Yet for each of these trials there’s an accompanying compensation. There’s the tranquility of living along a gravel road, especially in the winter, when traffic going over the Mountain Road slows to a trickle. There’s the pleasure of walking or biking or even skiing along our town roads; often, I’ll travel for miles without being passed by a car or truck. There’s also the sense of community and companionship that comes of it: the travelers extracted from ditches and snowbanks (one of my favorite winter pastimes), the conversations that can happen between neighbors when there’s no traffic to worry about holding up. We’ll each sit there idling, driver’s windows down, and sometimes we’ll talk for a dozen minutes or more before going our opposite ways. If a car does pull up behind one of us, we’ll obey the unwritten code of dirt road socializing, which states that we have 30 seconds to wrap up our conversation and clear the path of travel. And if the car behind us honks, we don’t take it personally, because it can mean only one thing: They’re not from around here. It’s not their fault they don’t know the code.
I learned to drive on gravel roads, and I’m grateful for it. You learn a lot about how a car handles when you’re driving on gravel, what with the vagaries of road surface, not to mention the complications of weather. When the boys were learning to drive, we made sure we had a stick shift, in part because driving stick is still our preference, but also because we wanted the boys to learn how to use a clutch, on gravel, in a two-wheel-drive car. Of course, there are many excellent drivers who learn on pavement, with automatic transmissions and all-wheel drive, but I’m pretty confident asserting that with each of these conveniences something is lost, a certain sense of responsiveness, a connection to the act of driving that transforms it from just the thing you do to get from one place to another into an actual practice. I don’t know, maybe I’m just showing my age. But whatever the case, I’d take the boys out onto our snow-covered roads and I’d turn off the traction control and point them up the mountain, and we’d practice the light touch you need to get through those corners without too much wheel spin and also where to sneak a bit of extra speed to carry you over that final pitch.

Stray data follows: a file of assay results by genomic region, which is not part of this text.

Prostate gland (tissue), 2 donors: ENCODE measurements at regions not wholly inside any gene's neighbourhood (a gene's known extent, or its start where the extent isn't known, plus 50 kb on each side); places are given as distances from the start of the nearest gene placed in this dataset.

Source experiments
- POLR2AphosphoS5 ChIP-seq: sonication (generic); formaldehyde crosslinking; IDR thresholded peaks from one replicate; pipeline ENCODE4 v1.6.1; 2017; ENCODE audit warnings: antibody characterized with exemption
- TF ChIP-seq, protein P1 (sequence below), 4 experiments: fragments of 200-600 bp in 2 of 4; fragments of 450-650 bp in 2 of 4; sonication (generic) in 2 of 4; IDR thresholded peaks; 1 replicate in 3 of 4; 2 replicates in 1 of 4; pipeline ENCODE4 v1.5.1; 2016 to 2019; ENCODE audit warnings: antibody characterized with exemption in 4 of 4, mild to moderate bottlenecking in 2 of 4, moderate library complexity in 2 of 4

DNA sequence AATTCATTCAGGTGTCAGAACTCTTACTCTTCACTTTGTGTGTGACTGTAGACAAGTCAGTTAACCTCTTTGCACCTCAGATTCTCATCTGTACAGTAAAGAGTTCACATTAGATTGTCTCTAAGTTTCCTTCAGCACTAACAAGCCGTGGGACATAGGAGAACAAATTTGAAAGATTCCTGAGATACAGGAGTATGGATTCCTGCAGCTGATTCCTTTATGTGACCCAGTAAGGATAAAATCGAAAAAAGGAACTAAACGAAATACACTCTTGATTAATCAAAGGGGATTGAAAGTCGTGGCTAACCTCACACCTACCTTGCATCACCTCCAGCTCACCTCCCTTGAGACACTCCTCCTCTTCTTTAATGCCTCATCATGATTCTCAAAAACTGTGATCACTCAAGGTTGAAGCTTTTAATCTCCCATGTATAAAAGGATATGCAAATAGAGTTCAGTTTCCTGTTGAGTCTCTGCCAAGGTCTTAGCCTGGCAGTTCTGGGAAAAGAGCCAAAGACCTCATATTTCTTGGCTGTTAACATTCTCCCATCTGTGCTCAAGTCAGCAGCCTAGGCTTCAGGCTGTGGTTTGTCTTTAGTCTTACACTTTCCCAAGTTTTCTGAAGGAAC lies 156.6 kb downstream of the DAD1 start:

Will we always live on a gravel road? I’d like to think so. At this stage of my life, it just feels like something that’s in me, like wood stoves and morning chores. But who’s to say? Maybe someday the compensations will no longer seem worth the complications. Maybe one of us will become too frail with age, or feel too isolated. In the meantime, though, I’m going to keep turning out our driveway onto that narrow path of gravel that Kyle keeps carefully plowed and graded, the one my sons learned to drive on, the one I’ve chased our cows down more times than I care to admit, the one that, if I follow it far enough, will take me anywhere I want to go.